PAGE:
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Original Articles

Psychiatric nurses knowledge and attitudes

toward the use of physical restraint on
older patients in psychiatric wards
Wai-Tong Chien & Isabella Ym Lee
Pages 52-71 | Received 05 Feb 2007, Accepted 20 Sep 2007, Published online: 17 Dec 2014


Background: There is still an ongoing debate concerning whether or not to use physical
restraint with confused or frail older patients in various elderly care settings. Nurses views
and attitudes toward the use of physical restraints in controlling patients behavior and
ensuring patient safety may create conflicts with patients rights, including their autonomy in
making decisions for their own care.

Aims of the study: The purposes of this study were to identify registered psychiatric nurses
knowledge, attitudes and practice issues regarding the use of physical restraints in Hong
Kong, and to examine the factors influencing nurses decisions to use restraints on their
patients. The findings on the nurses knowledge, attitudes and practice issues were compared
with those found in the USA.

Methods: This descriptive exploratory study was conducted in two psycho-geriatric wards of
one of the two mental hospitals in Hong Kong, using a mixed research design. The study
consisted of two phases: first, 42 registered psychiatric nurses completed a self-administered
questionnaire to examine their practice, knowledge and attitudes towards restraint use; and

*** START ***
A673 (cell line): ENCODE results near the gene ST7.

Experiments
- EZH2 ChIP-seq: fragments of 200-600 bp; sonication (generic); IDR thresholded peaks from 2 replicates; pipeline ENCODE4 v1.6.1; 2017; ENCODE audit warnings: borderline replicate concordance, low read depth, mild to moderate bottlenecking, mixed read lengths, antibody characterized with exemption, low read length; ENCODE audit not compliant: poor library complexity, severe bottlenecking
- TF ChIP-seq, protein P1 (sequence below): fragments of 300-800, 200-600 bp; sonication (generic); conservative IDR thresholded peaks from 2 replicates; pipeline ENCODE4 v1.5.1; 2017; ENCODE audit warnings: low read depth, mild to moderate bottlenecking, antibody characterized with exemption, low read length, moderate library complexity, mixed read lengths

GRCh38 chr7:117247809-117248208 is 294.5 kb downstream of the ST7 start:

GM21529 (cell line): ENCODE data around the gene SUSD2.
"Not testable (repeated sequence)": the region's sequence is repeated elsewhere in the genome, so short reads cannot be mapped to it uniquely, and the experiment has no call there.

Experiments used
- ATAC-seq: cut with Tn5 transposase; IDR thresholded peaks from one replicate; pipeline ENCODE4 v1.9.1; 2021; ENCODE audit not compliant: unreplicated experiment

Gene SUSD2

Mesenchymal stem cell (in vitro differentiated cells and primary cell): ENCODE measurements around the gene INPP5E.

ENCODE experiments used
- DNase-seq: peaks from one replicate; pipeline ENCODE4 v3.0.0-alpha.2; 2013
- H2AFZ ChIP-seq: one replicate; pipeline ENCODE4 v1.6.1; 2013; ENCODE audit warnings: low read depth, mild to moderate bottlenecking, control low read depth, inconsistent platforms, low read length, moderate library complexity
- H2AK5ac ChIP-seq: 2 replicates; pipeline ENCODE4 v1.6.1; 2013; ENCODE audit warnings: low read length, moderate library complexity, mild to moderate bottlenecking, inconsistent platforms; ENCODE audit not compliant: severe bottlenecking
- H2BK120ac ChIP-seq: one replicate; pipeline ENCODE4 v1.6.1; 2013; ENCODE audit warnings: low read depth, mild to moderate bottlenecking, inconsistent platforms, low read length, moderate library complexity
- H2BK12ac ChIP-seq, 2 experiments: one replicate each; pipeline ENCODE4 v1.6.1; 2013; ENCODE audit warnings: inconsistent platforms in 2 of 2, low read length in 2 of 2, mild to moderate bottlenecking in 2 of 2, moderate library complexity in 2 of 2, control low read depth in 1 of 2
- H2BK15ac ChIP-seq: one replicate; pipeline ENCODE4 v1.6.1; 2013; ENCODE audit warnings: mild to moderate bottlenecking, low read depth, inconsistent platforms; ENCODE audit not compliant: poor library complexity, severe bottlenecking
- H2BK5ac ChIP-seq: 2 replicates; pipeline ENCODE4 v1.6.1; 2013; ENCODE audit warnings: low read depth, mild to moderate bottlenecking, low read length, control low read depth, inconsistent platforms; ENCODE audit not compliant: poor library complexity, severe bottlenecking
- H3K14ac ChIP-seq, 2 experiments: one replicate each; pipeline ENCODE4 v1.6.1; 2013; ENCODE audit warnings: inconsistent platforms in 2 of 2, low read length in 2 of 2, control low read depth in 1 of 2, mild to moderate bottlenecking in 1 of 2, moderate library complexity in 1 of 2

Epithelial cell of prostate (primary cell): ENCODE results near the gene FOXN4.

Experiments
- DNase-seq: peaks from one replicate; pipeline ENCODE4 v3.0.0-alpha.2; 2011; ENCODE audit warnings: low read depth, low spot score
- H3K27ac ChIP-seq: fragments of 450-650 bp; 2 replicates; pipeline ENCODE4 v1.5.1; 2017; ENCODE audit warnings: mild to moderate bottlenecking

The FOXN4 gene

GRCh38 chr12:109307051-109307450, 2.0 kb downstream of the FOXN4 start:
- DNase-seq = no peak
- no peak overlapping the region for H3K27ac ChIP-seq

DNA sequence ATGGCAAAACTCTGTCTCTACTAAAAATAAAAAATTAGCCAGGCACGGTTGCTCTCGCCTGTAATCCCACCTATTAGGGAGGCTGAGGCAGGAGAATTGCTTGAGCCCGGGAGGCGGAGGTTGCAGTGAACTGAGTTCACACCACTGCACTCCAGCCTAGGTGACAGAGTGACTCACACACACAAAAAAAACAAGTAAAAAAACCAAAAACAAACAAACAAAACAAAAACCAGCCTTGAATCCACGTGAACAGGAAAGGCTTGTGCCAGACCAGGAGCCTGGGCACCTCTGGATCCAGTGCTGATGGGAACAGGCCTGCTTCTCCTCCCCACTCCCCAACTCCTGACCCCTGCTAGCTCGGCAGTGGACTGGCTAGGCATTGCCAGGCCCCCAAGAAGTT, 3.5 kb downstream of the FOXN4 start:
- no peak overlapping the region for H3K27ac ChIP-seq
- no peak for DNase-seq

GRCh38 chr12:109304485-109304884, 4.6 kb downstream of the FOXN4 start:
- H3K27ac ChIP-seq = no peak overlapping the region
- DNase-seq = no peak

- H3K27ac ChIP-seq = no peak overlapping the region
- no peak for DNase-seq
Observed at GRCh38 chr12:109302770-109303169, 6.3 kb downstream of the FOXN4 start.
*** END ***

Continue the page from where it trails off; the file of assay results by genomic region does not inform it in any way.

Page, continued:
second, data were collected from semi-structured interviews of 15 of them, from observations
of their restraint practices, and from an examination of clinical records which were then
content analyzed to explore what determined nurses decisions to use restraints on the older

Results: Results from the questionnaires and semi-structured interviews indicated that about
two-thirds of nurses believed that patients should be restrained for their own safety and to
ensure treatment compliance, even if being restrained meant loss of dignity and was resisted
by patients and/or their family members. Overall, the nurses in this study demonstrated only
a modest level of knowledge of restraint use and slightly negative attitudes toward this

Four major themes relating to nurses decisions about restraint use were identified from the
qualitative data, showing considerable similarities and thus confirming the quantitative
These included attitudes towards the use of a safety measure and effective intervention for
patients, insufficient consideration of alternative measures and/or adverse consequences,
ethical dilemmas, and psychological reactions towards restraint use.

Conclusion: The mixed research methods and cross-cultural comparison of research findings
used in this study reveals apparent relationships between psychiatric nurses knowledge,
perceptions, attitudes, and practice issues concerning the application of physical restraints to
older hospitalized patients in psychiatric care. The findings demonstrate that continuing
education about restraint use is important for psychiatric nurses. Further research using an
action research method to evaluate the effectiveness of educational interventions on nurses
decisions regarding restraint use is recommended for improvement of nursing practice.

Keywords: physical restraint, knowledge, attitude, nursing practice, psychiatric

nursing, elderly patients